Avoid Disaster With Your Single-Member LLC

Hershner Hunter, LLP

Business Organizations Practice Group

A business can become paralyzed when the single member of a member-managed LLC becomes incapacitated or dies.  In these troubled economic times, even a short paralysis may cause a business to collapse.  This problem may be avoidable by (1) organizing single-member LLCs as manager-managed and (2) drafting an operating agreement that both appoints a successor manager in the event of the manager’s incapacitation or death and includes a “transfer on death” registration for the membership interest.

     1.  Why Manager Managed?

Essentially, there are only two choices for management of an Oregon LLC: member managed or manager managed.  ORS 63.047(d).  When an LLC has a single member who is active in the business, it may seem unnecessary to designate that member as the manager.  After all, a member of a member-managed LLC has all of the powers of a member and all of the powers of a manager.  See ORS 63.130.  A member of a member-managed LLC, however, cannot easily delegate management authority to a third party when the member is incapacitated, is disabled or dies.  Further, on the member’s death, the management authority may suddenly be split between multiple heirs.  In a manager-managed LLC, the operating agreement provides the needed flexibility and continuity of business operations to keep the business running.

To illustrate this problem, assume a 50-year-old married man who has two children is the sole owner and member of a member-managed LLC that owns and operates a profitable manufacturing business.  If the owner becomes incapacitated or dies, there may be initial uncertainty as to who has the authority to operate the business.  Even if the spouse or children are best suited to run the business, they may not have the authority to do so.  If a trusted employee is best suited to run the business, he or she also may not have the authority to do so.  Leaving this issue to be sorted out by the member’s conservator, trustee, or personal representative will take time and could result in unnecessary business interruption and conflict.  But, if the LLC was manager-managed, the member could have appointed a successor manager and eliminate the uncertainty, delay, and, hopefully, conflict regarding who will run the business.

     2.  Why Have an LLC?

A sole proprietor can form either an LLC or a “S” corporation and receive many of the same benefits discussed in this article—namely business continuity and transfer on death registration.1 An LLC provides more flexibility, however, for the varying situations that a business owner may encounter.  Through a carefully constructed operating agreement, the owner of an LLC can designate or appoint a successor manager to act when the owner becomes disabled, incapacitated, or dies.  An officer of a corporation, on the other hand, is appointed by the Board of Directors, ORS 60.371(1), and the (likely) sole director is elected by the sole shareholder, ORS 60.307(3).  When the sole shareholder is also the sole director and sole officer, the business may be stuck without anyone who has clear authority to run the business or take other necessary actions to keep the business afloat upon that shareholder’s disability or incapacity.  In addition, the flexibility of the operating agreement presents a preferable opportunity to give a successor manager limited, but specific, powers to deal with the real-life duties of the business owner.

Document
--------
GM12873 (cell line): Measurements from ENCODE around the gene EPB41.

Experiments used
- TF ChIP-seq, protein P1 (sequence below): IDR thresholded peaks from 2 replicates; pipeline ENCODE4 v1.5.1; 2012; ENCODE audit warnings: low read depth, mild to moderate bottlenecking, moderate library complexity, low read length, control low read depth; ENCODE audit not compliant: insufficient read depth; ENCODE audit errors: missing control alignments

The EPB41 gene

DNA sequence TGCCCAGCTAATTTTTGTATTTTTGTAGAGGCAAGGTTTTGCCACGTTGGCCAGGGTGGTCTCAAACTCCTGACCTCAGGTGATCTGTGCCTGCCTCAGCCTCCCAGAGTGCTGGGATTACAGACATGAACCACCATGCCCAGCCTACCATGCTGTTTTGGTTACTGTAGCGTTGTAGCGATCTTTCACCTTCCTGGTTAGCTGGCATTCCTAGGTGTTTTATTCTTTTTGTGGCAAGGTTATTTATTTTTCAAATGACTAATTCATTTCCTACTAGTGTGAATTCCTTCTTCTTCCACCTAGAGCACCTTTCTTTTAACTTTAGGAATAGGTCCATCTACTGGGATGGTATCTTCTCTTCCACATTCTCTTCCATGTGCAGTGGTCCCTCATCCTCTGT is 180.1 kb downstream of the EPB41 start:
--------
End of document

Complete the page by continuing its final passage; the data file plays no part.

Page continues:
3.  The Operating Agreement.

          3.1  Appointment of the Successor Manager.

Oregon’s Limited Liability Company Act allows a member to appoint a manager by designation or appointment.  ORS 63.130(2)(c).  This seems to allow a member to appoint a future successor manager.  The operating agreement can designate or appoint the successor manager by including a provision similar to the following:

MANAGEMENT.  The Manager shall manage the business and affairs of the Company.  The Member shall serve as the Manager.  The Manager shall serve as Manager until the Manager is terminated, resigns, becomes incapacitated, or dies, at which time the successor manager, if any, becomes Manager.  The Member may, by vote, remove any Manager without cause and elect a successor manager.  The Member may appoint a successor manager and may at any time revoke an appointment and appoint a different successor manager or no successor manager.  The Member hereby appoints _____________ as successor Manager.

          3.2  Transfer on Death Registration.

As with any security, a membership interest in an LLC can be registered as transfer on death.  See ORS 59.535(9).  The default rule is that upon a member’s death, the holder of the deceased member’s interest becomes a member of the LLC.  ORS 63.265(b).   Transfer on death registration can simplify this succession by eliminating: (1) any guesswork about who is the holder of the deceased member’s interest; and (2) the need to probate the member’s interest in the LLC.  ORS 59.565.  Of course, care should be taken to ensure such registration fits in with the member’s overall estate plan.  The following provision can be added to the operating agreement: